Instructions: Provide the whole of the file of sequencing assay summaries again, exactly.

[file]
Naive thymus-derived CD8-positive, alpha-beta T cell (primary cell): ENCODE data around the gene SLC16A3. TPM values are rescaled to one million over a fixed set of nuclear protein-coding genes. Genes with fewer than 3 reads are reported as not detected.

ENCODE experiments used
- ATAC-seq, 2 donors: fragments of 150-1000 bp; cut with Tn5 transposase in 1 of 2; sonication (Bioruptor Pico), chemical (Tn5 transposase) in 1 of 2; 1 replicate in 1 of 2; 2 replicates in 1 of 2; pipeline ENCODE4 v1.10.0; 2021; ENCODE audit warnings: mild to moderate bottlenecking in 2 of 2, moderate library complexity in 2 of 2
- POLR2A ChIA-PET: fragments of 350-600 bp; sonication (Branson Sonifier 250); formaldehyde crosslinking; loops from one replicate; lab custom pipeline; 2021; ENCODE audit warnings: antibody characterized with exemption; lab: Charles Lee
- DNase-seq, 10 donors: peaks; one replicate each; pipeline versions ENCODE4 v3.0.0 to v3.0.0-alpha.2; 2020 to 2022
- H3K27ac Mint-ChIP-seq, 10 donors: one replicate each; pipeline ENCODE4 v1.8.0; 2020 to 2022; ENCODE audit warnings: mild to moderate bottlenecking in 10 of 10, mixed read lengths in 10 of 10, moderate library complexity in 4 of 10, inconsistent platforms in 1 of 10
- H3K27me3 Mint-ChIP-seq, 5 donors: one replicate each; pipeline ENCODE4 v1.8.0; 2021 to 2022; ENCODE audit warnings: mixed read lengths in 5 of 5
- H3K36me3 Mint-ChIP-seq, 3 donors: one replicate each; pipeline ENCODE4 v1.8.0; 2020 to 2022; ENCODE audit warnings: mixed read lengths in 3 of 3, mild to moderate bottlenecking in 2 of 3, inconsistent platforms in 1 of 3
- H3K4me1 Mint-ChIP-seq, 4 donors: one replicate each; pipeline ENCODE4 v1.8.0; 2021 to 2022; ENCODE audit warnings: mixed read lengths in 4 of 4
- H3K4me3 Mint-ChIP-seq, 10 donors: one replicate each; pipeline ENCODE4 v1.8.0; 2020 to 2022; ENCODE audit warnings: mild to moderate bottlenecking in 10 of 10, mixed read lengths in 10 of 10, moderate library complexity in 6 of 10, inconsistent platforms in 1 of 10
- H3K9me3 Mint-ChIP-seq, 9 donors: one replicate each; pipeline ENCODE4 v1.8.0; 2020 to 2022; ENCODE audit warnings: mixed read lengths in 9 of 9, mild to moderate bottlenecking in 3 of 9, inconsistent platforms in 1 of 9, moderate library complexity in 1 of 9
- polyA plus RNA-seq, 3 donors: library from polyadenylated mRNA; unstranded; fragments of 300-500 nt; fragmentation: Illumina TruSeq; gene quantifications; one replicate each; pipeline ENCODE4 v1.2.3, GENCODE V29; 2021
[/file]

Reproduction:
Naive thymus-derived CD8-positive, alpha-beta T cell (primary cell): ENCODE data around the gene SLC16A3. TPM values are rescaled to one million over a fixed set of nuclear protein-coding genes. Genes with fewer than 3 reads are reported as not detected.

ENCODE experiments used
- ATAC-seq, 2 donors: fragments of 150-1000 bp; cut with Tn5 transposase in 1 of 2; sonication (Bioruptor Pico), chemical (Tn5 transposase) in 1 of 2; 1 replicate in 1 of 2; 2 replicates in 1 of 2; pipeline ENCODE4 v1.10.0; 2021; ENCODE audit warnings: mild to moderate bottlenecking in 2 of 2, moderate library complexity in 2 of 2
- POLR2A ChIA-PET: fragments of 350-600 bp; sonication (Branson Sonifier 250); formaldehyde crosslinking; loops from one replicate; lab custom pipeline; 2021; ENCODE audit warnings: antibody characterized with exemption; lab: Charles Lee
- DNase-seq, 10 donors: peaks; one replicate each; pipeline versions ENCODE4 v3.0.0 to v3.0.0-alpha.2; 2020 to 2022
- H3K27ac Mint-ChIP-seq, 10 donors: one replicate each; pipeline ENCODE4 v1.8.0; 2020 to 2022; ENCODE audit warnings: mild to moderate bottlenecking in 10 of 10, mixed read lengths in 10 of 10, moderate library complexity in 4 of 10, inconsistent platforms in 1 of 10
- H3K27me3 Mint-ChIP-seq, 5 donors: one replicate each; pipeline ENCODE4 v1.8.0; 2021 to 2022; ENCODE audit warnings: mixed read lengths in 5 of 5
- H3K36me3 Mint-ChIP-seq, 3 donors: one replicate each; pipeline ENCODE4 v1.8.0; 2020 to 2022; ENCODE audit warnings: mixed read lengths in 3 of 3, mild to moderate bottlenecking in 2 of 3, inconsistent platforms in 1 of 3
- H3K4me1 Mint-ChIP-seq, 4 donors: one replicate each; pipeline ENCODE4 v1.8.0; 2021 to 2022; ENCODE audit warnings: mixed read lengths in 4 of 4
- H3K4me3 Mint-ChIP-seq, 10 donors: one replicate each; pipeline ENCODE4 v1.8.0; 2020 to 2022; ENCODE audit warnings: mild to moderate bottlenecking in 10 of 10, mixed read lengths in 10 of 10, moderate library complexity in 6 of 10, inconsistent platforms in 1 of 10
- H3K9me3 Mint-ChIP-seq, 9 donors: one replicate each; pipeline ENCODE4 v1.8.0; 2020 to 2022; ENCODE audit warnings: mixed read lengths in 9 of 9, mild to moderate bottlenecking in 3 of 9, inconsistent platforms in 1 of 9, moderate library complexity in 1 of 9
- polyA plus RNA-seq, 3 donors: library from polyadenylated mRNA; unstranded; fragments of 300-500 nt; fragmentation: Illumina TruSeq; gene quantifications; one replicate each; pipeline ENCODE4 v1.2.3, GENCODE V29; 2021